Understanding Symptoms of Sexually Transmitted Diseases (STDs)

Sexually transmitted diseases -- or STDs -- often are silent, meaning there are no symptoms. Women may not notice any symptoms until they have developed serious complications. Be on the lookout for:

  • A drip or discharge from the penis, urethra, vagina, or anus; the color may be white, yellow, green, or gray. The discharge may be blood-streaked, and it may or may not have a strong odor.
  • Genital and/or anal itching or irritation
  • A rash, blisters, sores, lumps, bumps, or warts on or around the genitals, anus, or mouth
  • Burning or pain during urination
  • Swollen lymph glands in the groin
  • Pain in the groin or lower belly
  • Vaginal bleeding
  • Pain or swelling of the testicles
  • Swelling or redness of the vagina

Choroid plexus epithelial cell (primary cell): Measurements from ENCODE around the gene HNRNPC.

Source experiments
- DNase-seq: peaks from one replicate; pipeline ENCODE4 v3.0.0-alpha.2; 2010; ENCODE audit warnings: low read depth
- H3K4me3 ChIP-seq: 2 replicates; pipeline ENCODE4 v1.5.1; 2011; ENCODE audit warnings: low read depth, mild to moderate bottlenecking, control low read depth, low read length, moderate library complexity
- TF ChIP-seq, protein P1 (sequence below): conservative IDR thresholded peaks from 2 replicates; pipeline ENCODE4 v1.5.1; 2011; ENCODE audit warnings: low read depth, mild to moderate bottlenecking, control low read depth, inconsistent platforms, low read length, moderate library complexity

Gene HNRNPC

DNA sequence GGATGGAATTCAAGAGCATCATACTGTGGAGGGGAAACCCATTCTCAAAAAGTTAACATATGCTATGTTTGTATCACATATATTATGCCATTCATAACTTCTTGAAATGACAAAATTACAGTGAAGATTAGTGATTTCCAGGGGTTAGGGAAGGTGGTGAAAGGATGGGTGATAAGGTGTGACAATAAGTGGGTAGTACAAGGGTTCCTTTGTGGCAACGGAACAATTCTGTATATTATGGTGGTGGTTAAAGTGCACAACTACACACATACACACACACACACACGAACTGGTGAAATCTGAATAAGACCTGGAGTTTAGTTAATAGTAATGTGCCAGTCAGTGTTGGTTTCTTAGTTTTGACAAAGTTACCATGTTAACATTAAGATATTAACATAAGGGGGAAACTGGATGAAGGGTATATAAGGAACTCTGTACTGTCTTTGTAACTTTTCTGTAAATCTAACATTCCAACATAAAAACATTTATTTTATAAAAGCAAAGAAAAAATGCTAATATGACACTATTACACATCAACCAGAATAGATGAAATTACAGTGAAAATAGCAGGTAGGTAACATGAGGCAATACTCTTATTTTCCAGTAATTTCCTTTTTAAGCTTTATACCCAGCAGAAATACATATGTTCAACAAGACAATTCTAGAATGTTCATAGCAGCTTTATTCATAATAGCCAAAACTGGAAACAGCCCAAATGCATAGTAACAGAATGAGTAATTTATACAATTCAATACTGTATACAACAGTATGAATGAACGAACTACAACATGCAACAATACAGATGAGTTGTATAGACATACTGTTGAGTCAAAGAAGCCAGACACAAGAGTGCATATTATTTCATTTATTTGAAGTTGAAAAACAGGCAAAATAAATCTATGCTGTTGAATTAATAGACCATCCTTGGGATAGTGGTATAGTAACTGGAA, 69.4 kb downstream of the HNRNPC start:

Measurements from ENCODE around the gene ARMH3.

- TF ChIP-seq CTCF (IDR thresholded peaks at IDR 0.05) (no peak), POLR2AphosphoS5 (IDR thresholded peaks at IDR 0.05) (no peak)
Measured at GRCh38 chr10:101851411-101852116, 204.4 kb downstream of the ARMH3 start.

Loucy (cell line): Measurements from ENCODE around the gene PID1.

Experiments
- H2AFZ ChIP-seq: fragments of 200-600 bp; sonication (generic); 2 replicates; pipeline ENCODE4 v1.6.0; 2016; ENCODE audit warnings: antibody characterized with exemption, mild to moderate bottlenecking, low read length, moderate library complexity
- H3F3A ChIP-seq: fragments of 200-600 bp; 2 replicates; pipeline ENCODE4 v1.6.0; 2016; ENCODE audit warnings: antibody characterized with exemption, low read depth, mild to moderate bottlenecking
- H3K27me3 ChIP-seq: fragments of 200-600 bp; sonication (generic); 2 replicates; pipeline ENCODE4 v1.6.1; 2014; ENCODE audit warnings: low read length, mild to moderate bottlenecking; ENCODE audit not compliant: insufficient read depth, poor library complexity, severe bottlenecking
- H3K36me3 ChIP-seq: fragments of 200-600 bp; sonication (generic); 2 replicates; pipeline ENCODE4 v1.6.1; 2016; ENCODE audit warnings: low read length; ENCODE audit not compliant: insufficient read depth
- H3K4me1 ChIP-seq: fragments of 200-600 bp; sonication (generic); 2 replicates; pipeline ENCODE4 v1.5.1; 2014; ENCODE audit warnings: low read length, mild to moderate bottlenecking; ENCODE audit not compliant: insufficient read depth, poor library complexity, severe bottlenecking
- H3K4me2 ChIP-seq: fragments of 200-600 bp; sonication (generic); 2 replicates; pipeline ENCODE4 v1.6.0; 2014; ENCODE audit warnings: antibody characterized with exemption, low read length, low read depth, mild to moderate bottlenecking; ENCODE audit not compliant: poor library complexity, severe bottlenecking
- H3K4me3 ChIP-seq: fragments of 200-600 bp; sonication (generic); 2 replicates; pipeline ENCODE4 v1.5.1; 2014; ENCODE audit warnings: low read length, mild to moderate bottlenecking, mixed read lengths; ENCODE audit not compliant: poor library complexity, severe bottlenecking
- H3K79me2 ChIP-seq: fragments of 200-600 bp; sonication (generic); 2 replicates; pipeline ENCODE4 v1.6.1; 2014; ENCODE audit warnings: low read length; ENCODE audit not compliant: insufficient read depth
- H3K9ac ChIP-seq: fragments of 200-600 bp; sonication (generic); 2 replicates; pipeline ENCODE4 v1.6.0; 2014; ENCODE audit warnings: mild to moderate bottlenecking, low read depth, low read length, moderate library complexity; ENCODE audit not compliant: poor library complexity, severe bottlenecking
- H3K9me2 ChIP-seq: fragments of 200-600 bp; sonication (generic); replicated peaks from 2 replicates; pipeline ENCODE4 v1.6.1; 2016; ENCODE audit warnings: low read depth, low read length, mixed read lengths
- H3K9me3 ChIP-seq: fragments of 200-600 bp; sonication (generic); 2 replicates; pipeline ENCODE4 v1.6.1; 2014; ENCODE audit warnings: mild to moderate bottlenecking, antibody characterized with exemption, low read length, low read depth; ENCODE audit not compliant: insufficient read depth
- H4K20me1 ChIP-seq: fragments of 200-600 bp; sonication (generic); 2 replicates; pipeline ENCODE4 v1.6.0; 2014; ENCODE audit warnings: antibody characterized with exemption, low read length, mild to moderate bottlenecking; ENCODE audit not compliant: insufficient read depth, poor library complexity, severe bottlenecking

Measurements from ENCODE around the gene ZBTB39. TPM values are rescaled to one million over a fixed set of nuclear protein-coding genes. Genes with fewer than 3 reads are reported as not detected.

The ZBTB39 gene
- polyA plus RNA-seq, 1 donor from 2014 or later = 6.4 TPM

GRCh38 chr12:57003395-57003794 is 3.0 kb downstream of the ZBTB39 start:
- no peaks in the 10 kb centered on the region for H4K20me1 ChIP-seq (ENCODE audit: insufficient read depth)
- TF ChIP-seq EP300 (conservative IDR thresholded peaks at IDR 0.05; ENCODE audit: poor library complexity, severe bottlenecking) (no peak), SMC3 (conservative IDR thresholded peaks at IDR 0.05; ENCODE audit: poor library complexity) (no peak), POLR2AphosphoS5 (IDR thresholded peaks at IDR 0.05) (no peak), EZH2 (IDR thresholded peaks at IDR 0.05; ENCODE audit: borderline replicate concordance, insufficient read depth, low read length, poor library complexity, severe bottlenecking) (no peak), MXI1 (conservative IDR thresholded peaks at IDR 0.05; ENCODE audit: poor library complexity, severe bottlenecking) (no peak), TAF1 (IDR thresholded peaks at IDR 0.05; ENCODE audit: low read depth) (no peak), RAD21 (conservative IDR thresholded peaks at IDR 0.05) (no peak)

• Weight loss, loose stools, night sweats
  • Flu-like symptoms (such as aches and pains, fevers, and chills)
  • Painful sex
  • Bleeding from the vagina other than during a monthly period

Call Your Doctor About an STD if:

You must see a doctor if you have any of the STD symptoms listed above. DO NOT have any kind of sex with anyone until you see a doctor. Don't wait to get help. STDs are very contagious. They may result in serious complications or death if left untreated.

If one of your current or former sex partners tells you he or she has or had an STD, see a doctor. Even if you don't have STD symptoms, you may have the disease.

WebMD Medical Reference Reviewed by Traci C. Johnson, MD on January 30, 2019

Sources

SOURCES: American Academy of Family Physicians. CDC National Center for HIV, STD, and TB Prevention. U.S. Department of Health and Human Services. Hepatitis B Foundation.

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